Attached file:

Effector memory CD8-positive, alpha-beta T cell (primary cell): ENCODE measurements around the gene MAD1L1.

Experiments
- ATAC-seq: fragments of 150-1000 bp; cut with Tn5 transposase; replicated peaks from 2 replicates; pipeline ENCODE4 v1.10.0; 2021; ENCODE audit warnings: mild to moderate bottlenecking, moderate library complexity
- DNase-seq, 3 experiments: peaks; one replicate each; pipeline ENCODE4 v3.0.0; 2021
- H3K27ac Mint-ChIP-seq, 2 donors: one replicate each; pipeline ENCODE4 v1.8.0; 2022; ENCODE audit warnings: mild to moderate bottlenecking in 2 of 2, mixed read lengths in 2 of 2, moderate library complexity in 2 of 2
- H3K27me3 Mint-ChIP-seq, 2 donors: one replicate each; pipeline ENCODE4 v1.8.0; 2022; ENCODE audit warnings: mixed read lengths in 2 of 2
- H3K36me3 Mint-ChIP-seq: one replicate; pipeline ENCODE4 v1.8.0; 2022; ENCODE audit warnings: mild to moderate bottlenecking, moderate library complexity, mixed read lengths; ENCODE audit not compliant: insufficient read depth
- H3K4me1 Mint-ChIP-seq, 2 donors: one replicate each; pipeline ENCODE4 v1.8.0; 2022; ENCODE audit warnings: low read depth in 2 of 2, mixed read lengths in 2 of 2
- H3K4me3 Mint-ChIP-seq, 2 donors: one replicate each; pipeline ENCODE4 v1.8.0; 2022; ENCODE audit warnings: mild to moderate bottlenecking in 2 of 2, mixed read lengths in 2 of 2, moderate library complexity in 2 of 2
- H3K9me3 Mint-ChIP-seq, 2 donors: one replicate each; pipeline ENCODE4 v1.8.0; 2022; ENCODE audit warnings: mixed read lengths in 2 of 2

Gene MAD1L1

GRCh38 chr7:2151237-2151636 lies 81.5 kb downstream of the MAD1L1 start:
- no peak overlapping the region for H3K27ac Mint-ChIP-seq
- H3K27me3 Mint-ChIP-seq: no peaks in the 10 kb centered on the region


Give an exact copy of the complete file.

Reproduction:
Effector memory CD8-positive, alpha-beta T cell (primary cell): ENCODE measurements around the gene MAD1L1.

Experiments
- ATAC-seq: fragments of 150-1000 bp; cut with Tn5 transposase; replicated peaks from 2 replicates; pipeline ENCODE4 v1.10.0; 2021; ENCODE audit warnings: mild to moderate bottlenecking, moderate library complexity
- DNase-seq, 3 experiments: peaks; one replicate each; pipeline ENCODE4 v3.0.0; 2021
- H3K27ac Mint-ChIP-seq, 2 donors: one replicate each; pipeline ENCODE4 v1.8.0; 2022; ENCODE audit warnings: mild to moderate bottlenecking in 2 of 2, mixed read lengths in 2 of 2, moderate library complexity in 2 of 2
- H3K27me3 Mint-ChIP-seq, 2 donors: one replicate each; pipeline ENCODE4 v1.8.0; 2022; ENCODE audit warnings: mixed read lengths in 2 of 2
- H3K36me3 Mint-ChIP-seq: one replicate; pipeline ENCODE4 v1.8.0; 2022; ENCODE audit warnings: mild to moderate bottlenecking, moderate library complexity, mixed read lengths; ENCODE audit not compliant: insufficient read depth
- H3K4me1 Mint-ChIP-seq, 2 donors: one replicate each; pipeline ENCODE4 v1.8.0; 2022; ENCODE audit warnings: low read depth in 2 of 2, mixed read lengths in 2 of 2
- H3K4me3 Mint-ChIP-seq, 2 donors: one replicate each; pipeline ENCODE4 v1.8.0; 2022; ENCODE audit warnings: mild to moderate bottlenecking in 2 of 2, mixed read lengths in 2 of 2, moderate library complexity in 2 of 2
- H3K9me3 Mint-ChIP-seq, 2 donors: one replicate each; pipeline ENCODE4 v1.8.0; 2022; ENCODE audit warnings: mixed read lengths in 2 of 2

Gene MAD1L1

GRCh38 chr7:2151237-2151636 lies 81.5 kb downstream of the MAD1L1 start:
- no peak overlapping the region for H3K27ac Mint-ChIP-seq
- H3K27me3 Mint-ChIP-seq: no peaks in the 10 kb centered on the region